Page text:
Off The Board: A Studio 4 Family Compilation
Off The Board: A Studio 4 Compilation is essentially an unintentional follow-up to Run For Cover Records' 2011 collection, Mixed Signals. Like that compilation, it features new, unreleased songs from some of the best acts in contemporary punk and emo. Although more than half the bands present actually have released material on RFC, Off The Board has a far different backstory. Producer and recording engineer Will Yip plans to use proceeds from this collection toward putting a down payment on a partnership in Studio 4, where he's made his name over the years helming records by Circa Survive, the Wonder Years, Title Fight and others. Yip's helped guide some of the best acts in contemporary punk, emo and hardcore over those years, so Off The Board naturally features a bunch of them, many of which offer up quality material.
The compilation gets automatic points for offering songs you can't get anywhere else, but it helps that the flow is solid and standouts are aplenty. Title Fight kick it off hard with “Another One,” a song about misinterpretation (well, maybe, right?). Its nimble riffs weave in and out of full-throttle, fast tempos, sounding like a cool, alternative progression they could have taken after 2009's The Last Thing You Forget EP. Daylight follow with “Siblings,” a nicely grinding update of Nirvana's “Drain You.” Citizen's mid-tempo, tension-laced “Cicuta” feels a tinge gruffer than most of their recent album, Youth, and it's a good look for them. Anthony Green's “The More You Get, The Less You Are” sounds like an outtake from his 2008 album, Avalon, and that's a very, very good thing. Pity Sex's melodic, jangly shoegaze latecomer “Euclid” is a welcomed, comparatively dissonant reprieve. Of course, there's also None More Black's “The Thing That Separates 'Em”; with a frantic energy that seems almost slippery, it's an explosive, gripping NMB song that's on par with some of their other compilation-exclusive cuts like 2004's “They Got Milkshakes” (In Honor: A Compilation To Beat Cancer) or “Nothing To Do When You're Locked In A Vacancy” (Rock Against Bush, Vol. 1).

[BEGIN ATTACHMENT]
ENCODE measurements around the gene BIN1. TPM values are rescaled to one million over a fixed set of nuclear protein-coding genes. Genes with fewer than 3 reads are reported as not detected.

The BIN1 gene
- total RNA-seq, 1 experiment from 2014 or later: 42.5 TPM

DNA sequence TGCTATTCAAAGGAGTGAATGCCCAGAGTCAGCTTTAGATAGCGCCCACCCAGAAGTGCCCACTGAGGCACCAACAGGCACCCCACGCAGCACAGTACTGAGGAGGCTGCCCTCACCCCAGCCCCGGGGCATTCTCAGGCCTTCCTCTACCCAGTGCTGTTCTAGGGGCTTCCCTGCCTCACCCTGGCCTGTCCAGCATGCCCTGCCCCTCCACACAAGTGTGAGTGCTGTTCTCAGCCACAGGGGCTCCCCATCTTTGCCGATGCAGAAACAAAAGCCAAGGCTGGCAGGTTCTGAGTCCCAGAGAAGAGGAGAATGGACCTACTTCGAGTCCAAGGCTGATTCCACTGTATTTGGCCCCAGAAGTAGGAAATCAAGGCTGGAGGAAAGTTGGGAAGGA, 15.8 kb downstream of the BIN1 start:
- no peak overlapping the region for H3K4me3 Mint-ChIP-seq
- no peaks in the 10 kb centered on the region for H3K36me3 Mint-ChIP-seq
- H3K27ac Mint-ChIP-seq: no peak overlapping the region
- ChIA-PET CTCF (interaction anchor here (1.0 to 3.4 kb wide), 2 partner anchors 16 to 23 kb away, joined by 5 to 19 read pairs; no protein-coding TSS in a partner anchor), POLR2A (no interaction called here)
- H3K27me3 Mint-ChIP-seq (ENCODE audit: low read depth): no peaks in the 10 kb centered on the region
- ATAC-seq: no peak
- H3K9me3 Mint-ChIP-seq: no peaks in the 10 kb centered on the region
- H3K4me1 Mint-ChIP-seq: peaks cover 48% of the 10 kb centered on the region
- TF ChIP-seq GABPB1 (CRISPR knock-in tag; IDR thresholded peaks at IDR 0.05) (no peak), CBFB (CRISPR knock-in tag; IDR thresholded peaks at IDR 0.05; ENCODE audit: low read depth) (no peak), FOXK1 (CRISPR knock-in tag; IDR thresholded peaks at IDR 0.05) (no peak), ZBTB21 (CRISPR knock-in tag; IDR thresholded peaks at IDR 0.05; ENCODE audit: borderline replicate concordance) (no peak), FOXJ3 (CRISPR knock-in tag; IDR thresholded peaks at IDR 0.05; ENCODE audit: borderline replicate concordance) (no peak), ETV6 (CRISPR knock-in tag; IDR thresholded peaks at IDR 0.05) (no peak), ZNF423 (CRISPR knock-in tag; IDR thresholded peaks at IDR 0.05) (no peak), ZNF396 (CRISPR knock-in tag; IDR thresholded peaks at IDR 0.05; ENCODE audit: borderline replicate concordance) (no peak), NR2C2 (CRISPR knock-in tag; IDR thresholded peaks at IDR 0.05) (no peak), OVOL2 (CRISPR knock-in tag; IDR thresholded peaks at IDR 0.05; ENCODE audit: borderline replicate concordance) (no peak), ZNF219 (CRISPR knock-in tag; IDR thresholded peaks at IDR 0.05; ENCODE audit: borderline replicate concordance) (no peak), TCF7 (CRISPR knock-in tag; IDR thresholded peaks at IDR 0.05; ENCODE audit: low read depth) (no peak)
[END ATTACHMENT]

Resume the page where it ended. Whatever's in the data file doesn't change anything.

Even the spotty stuff has its moments. Man Overboard's “I Hate Her” is a surprisingly aggressive, minute-long breakneck skatepunk cut; it's just too bad the band's simple lyrics still err on the side of unimaginative (“I told her that I hate her/She said, 'What?'/And I said, 'Nevermind'”). Sainthood Reps sound unusually nasally on “Gloom,” but the song has a brighter light than they usually allow in, and the chorus is straight dynamite. Two of the biggest talents on Off The Board have songs that feel a little too B-side-y: Circa Survive (“Nobody Can Change”), and fellow Pennsylvania natives Balance And Composure (closer “Why Do You Leave Us”). Their respective contributions push them a bit far outside their comfort zones, but the results do produce some enjoyable melodies.
Anyone who's heard Title Fight's Floral Green or Daylight's Jar knows that Will Yip tends to bring out the best in bands, so you can expect plenty of goodness on Off The Board, which should also help him to rightly continue doing what he's doing.